Martha Gilmore, George I. Seney Professor of Geology and professor of earth and environmental sciences, is prominently featured in a recently released suite of five documentary films about the history, science, exploration, and possible settlement of the planet Venus.
In the films, Gilmore, who is co-coordinator of planetary science at Wesleyan, along with other experts in a range of fields, help to illuminate and elucidate the fascinating history and possible future of the second planet from the sun, commonly known as Earth’s “sister planet.” The suite of films was produced by filmmaker and space exploration advocate Dave Brody P ’24. The main feature, “Venus: Death of a Planet,” the special feature, “Cloud Cities of Venus,” and the three short films of the “Exploring Venus Series,” can be viewed online through early September, and on the MagellanTV (broadly available through various streaming platforms).
In February, two spacecraft mission concepts co-developed by Gilmore to study Venus received second-round backing from NASA’s Discovery Program. Both concepts, which were awarded $3 million each, would assess whether Venus was ever a habitable planet by examining its landscape, rocks, and atmosphere.
According to filmmaker Brody, “Venus is the once and future twin of Earth. The planet has completely remade its surface by cataclysmic vulcanism – perhaps more than once. It rotates very slowly – and backwards – compared to other worlds in the solar system. There could be life there now, high in the cloudy atmosphere where temperatures and pressures are Earthlike. The cloud-shrouded planet’s hellish surface conditions help scientists calibrate climate change on Earth. Humans may someday build floating cities in Venus’ atmosphere and perhaps even terraform the entire planet.”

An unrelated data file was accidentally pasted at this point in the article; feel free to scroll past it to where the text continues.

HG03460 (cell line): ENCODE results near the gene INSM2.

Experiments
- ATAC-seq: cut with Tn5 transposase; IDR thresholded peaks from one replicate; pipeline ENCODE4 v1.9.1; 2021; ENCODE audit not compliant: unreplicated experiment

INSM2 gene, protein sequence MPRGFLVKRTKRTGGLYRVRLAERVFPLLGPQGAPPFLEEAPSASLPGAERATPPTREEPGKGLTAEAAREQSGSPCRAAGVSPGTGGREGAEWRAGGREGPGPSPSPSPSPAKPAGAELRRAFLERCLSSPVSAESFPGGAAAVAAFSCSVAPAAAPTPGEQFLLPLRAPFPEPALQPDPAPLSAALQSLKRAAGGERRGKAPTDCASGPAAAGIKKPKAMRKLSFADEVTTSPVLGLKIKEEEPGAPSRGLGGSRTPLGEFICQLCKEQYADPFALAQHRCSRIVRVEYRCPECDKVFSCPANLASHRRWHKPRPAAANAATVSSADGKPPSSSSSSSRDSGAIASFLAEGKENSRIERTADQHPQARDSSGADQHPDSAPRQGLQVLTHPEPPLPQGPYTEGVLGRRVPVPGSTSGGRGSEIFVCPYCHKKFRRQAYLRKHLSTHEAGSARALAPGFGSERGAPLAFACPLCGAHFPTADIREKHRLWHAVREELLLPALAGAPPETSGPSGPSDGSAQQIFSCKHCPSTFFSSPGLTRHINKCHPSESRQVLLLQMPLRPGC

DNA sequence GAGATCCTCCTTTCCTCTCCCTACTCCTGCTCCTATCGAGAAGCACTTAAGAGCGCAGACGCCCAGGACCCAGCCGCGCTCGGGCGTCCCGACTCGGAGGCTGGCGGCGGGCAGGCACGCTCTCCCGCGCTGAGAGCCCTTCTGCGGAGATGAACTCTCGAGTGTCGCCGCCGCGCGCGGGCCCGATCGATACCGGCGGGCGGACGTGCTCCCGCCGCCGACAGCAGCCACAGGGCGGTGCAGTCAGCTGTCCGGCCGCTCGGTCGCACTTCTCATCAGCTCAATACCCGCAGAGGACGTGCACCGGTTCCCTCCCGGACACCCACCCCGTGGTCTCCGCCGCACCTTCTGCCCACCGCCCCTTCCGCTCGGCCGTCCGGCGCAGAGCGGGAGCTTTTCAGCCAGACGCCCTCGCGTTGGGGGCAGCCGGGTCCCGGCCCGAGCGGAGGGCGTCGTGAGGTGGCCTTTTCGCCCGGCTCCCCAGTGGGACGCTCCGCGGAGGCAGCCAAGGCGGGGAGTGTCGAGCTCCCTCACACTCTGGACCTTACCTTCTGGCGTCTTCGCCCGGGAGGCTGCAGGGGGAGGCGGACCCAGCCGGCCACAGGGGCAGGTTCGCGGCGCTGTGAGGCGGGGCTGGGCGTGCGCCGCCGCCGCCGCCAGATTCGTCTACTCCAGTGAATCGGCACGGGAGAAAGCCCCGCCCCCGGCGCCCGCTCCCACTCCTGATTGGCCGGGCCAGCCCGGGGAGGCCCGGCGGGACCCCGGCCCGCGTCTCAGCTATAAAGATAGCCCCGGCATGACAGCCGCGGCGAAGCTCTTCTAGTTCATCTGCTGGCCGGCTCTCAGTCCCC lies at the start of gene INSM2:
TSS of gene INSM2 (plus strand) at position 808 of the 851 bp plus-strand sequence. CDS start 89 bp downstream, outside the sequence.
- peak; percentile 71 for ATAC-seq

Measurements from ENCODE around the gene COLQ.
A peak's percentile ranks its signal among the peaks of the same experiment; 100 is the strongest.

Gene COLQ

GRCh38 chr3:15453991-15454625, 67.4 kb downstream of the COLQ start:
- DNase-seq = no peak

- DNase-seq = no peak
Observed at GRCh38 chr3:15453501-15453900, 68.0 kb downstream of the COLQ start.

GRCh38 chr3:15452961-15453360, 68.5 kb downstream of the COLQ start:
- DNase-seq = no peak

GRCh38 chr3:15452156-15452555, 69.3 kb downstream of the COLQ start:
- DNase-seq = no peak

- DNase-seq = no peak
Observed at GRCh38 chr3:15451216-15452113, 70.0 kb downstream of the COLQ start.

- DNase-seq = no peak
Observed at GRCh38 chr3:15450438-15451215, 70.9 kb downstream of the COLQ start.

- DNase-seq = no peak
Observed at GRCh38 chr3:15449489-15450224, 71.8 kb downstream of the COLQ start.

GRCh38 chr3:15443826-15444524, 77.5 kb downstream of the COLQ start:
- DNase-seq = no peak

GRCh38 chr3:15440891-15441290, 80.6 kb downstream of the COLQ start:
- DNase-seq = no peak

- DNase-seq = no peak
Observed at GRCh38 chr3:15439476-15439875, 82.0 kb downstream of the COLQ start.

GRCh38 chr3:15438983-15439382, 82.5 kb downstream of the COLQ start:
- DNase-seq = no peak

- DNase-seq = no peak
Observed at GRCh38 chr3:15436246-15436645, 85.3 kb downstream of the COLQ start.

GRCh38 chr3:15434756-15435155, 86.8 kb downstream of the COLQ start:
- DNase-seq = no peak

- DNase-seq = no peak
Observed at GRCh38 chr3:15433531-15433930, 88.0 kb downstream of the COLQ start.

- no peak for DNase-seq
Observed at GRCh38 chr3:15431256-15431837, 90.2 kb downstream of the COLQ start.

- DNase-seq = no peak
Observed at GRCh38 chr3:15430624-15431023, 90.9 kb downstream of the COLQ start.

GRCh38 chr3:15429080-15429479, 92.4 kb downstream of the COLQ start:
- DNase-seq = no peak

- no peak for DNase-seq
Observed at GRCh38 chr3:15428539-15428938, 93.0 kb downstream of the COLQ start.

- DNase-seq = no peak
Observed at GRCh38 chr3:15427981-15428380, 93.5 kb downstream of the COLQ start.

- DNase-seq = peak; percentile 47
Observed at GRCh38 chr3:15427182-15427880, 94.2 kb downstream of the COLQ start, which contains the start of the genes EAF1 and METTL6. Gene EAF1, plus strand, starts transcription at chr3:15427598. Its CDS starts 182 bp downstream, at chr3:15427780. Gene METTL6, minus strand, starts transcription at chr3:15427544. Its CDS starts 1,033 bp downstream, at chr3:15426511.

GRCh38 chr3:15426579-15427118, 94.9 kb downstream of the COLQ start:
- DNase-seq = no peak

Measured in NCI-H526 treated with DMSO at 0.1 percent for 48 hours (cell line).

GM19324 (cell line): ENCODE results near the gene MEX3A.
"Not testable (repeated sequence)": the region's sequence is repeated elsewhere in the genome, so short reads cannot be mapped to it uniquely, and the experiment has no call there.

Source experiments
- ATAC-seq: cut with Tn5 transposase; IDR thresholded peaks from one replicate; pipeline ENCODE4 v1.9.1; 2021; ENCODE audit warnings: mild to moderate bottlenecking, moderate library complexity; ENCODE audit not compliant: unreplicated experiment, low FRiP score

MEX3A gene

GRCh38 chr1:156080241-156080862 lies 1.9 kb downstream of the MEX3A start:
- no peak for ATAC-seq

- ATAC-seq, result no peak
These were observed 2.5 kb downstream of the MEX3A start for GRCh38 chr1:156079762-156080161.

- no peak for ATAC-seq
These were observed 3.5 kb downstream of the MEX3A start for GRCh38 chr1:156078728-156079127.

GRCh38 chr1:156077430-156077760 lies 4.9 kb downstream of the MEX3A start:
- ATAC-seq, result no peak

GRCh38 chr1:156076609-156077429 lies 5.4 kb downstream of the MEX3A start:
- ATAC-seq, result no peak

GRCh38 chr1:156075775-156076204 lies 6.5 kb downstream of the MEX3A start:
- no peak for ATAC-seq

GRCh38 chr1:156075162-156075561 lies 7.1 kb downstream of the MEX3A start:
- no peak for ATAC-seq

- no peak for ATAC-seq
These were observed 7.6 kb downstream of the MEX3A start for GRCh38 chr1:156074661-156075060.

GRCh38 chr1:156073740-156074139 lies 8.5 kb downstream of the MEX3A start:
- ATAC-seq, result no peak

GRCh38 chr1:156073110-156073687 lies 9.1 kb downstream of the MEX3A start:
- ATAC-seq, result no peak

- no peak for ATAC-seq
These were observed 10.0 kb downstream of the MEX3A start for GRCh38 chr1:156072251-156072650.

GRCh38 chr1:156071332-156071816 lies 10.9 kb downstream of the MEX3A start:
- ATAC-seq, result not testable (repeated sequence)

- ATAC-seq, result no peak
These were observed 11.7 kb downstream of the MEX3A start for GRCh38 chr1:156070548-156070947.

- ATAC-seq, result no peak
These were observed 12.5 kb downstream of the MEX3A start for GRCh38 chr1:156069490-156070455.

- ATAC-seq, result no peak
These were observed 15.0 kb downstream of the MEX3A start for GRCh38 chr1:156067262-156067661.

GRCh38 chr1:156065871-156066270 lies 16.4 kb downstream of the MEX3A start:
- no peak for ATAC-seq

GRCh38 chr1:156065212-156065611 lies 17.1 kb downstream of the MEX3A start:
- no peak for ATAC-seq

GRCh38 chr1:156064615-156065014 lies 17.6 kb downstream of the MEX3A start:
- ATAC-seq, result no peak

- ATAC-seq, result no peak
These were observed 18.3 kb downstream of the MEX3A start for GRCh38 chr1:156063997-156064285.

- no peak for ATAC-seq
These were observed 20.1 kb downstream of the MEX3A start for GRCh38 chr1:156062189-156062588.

“There are areas on Venus that look like continents. They’re high standing, they’re kind of wrinkly. They also are the oldest rocks on Venus. Because Venus has had this weird history where much of the surface is new. So these rocks are the only rocks from the first 80 percent of the history of Venus,” explains Gilmore in “Venus: Death of a Planet.” “That’s where we want to go—that’s where I want to go—is to these areas which are called tessera terrain because of their tile-like appearance. Whatever it is that spurred the formation of life, in my mind, why wouldn’t it have happened everywhere? And that’s the record we’re looking for in the rocks of the tessera. Was there evidence of ancient environments that would support life?”